For more than a decade, the steadying hand of Jacqueline Massey has steered the Bowen Island Arts Council (BIAC).
It was over Massey’s tenure as executive director that BIAC’s gallery moved from Artisan Square into Cove Commons. That the non-profit secured multi-year funding from the municipality. That Bowen has come as close as it’s ever been to building a community centre (a BIAC-municipality partnership).
But come December 31, Massey will leave the organization.
Massey started with BIAC on the board about 19 years ago, doing communications on a volunteer basis (she has a journalism background) and then was employed as its administrator in 2005. A few years later Massey became BIAC’s first executive director.
“It’s been a great adventure, a great journey,” says Massey. “I feel really happy about a lot of the things that I’ve been able to help bring along.”
“Clearly, it’s not been just me,” notes Massey, pointing to the years of strong boards, curators, volunteers and partnerships as reasons for BIAC’s health.
When she came into the role, Massey had worked in communications with the Vancouver Arts Council, with public relations firms and helping artists with getting their work out. She’d seen both sides of the curtain and knew how to tell a story.
“So being able to be flexible and adaptable and still work within an environment that has to be operated day by day,” she says, describing her job. “And at the end of the day have a healthy bottom line.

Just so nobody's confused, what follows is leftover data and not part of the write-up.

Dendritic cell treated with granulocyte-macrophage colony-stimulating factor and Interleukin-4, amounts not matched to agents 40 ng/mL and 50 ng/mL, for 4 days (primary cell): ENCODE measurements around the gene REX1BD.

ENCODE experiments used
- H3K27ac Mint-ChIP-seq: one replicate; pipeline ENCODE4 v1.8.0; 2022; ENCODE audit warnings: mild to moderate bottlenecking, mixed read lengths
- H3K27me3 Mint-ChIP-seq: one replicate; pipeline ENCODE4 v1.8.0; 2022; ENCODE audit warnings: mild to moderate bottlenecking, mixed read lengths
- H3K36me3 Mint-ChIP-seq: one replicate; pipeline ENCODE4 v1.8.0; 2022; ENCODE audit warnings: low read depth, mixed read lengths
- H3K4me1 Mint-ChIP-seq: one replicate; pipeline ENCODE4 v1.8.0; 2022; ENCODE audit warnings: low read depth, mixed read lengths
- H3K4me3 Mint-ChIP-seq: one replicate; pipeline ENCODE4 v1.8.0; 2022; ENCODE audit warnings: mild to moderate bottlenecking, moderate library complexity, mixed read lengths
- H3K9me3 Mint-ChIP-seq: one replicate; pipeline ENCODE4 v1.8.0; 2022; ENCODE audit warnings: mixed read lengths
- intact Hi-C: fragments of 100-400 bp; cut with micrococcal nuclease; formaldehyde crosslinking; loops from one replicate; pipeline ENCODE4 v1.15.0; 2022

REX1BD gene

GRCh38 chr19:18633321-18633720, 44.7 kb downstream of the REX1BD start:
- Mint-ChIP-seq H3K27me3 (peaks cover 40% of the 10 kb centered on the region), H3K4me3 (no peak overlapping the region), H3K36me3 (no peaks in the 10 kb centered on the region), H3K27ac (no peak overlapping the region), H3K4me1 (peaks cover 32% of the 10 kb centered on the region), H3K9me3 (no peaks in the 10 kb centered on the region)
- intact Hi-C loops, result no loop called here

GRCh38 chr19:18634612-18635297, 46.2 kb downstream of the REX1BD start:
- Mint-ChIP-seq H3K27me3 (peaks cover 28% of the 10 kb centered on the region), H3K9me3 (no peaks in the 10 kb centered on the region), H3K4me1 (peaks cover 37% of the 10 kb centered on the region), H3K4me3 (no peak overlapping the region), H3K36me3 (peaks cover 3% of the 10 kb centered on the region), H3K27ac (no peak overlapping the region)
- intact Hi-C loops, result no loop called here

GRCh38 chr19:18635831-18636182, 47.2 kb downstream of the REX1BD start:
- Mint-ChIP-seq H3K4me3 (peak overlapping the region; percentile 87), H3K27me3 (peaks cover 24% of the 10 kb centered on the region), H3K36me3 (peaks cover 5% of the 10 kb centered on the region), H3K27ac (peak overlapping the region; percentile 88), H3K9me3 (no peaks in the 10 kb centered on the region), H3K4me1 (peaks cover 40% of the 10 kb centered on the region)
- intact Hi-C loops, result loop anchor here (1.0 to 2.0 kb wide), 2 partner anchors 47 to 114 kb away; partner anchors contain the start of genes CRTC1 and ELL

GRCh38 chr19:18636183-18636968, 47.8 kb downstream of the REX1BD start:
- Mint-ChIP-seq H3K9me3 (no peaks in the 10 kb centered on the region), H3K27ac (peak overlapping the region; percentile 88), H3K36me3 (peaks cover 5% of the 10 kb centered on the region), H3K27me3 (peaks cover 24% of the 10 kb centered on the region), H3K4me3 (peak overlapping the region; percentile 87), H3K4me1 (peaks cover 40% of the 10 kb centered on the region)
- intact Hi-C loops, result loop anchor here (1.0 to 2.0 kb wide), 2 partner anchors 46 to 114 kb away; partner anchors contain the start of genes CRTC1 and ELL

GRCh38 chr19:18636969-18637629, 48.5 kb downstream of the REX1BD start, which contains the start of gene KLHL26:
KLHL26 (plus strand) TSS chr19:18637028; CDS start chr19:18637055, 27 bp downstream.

“It’s arts. You’re opening yourself up to something that may be new and different, which for me is a great thing.”
“She deserves a tremendous amount of credit for the expansion and the growth of the Arts Council,” says Carol Cram, former chair of the BIAC board. “She’s been the captain of the ship for 10 years full-time.”
“She’s incredibly dedicated and hard-working and good humoured,” says Cram. “She’s a lot of fun to work with. We did a lot over those years.
“She really made the Arts Council into the influential organization it is on the island today.”
“Whoever takes over from her is inheriting a really good ship,” says Cram. “They’ll put their own mark on it but they are getting an organization in great shape.”
Massey says that the current strength of the organization makes it a good time to move onto other passions.
“I’ve never even thought I’d stay in one place this long, let alone stay at a job this long, but here the years seemed to fly by,” says Massey. “Sometimes I was thinking ‘I can’t leave yet because I don’t feel it’s the right time for somebody to walk in. Because there’s too many things that need to be settled or identified or a stabilized.’”
But with Cove Commons built, the community centre at a turning point (waiting for funding), Massey is ready to move on.
“I feel really, really fortunate to have been here and felt supported,” says Massey. She thanks her many boards and the volunteers who keep the organization running smoothly. “They’re really such an integral part of the organization.”
Massey plans to pursue more writing, journalistic and corporate, and she plans to offer her expertise in grant writing to non-profits. Also at the top of her mind is international development work.
“After 19 years, I think she deserves to have some time to do some of the things that she would like to do,” says Greta Smith––chair of BIAC’s visual arts committee who also worked with Massey on the Cove Commons steering committee. “Which hasn’t always been possible because the Arts Council takes up a great deal of her time.”
“For Bowen Islanders it’s going to be difficult to not equate Jacqui with the Gallery and the arts scene. She’s been so heavily involved for so many years,” says Smith. “When you think of the arts on Bowen, you think of Jacqui.”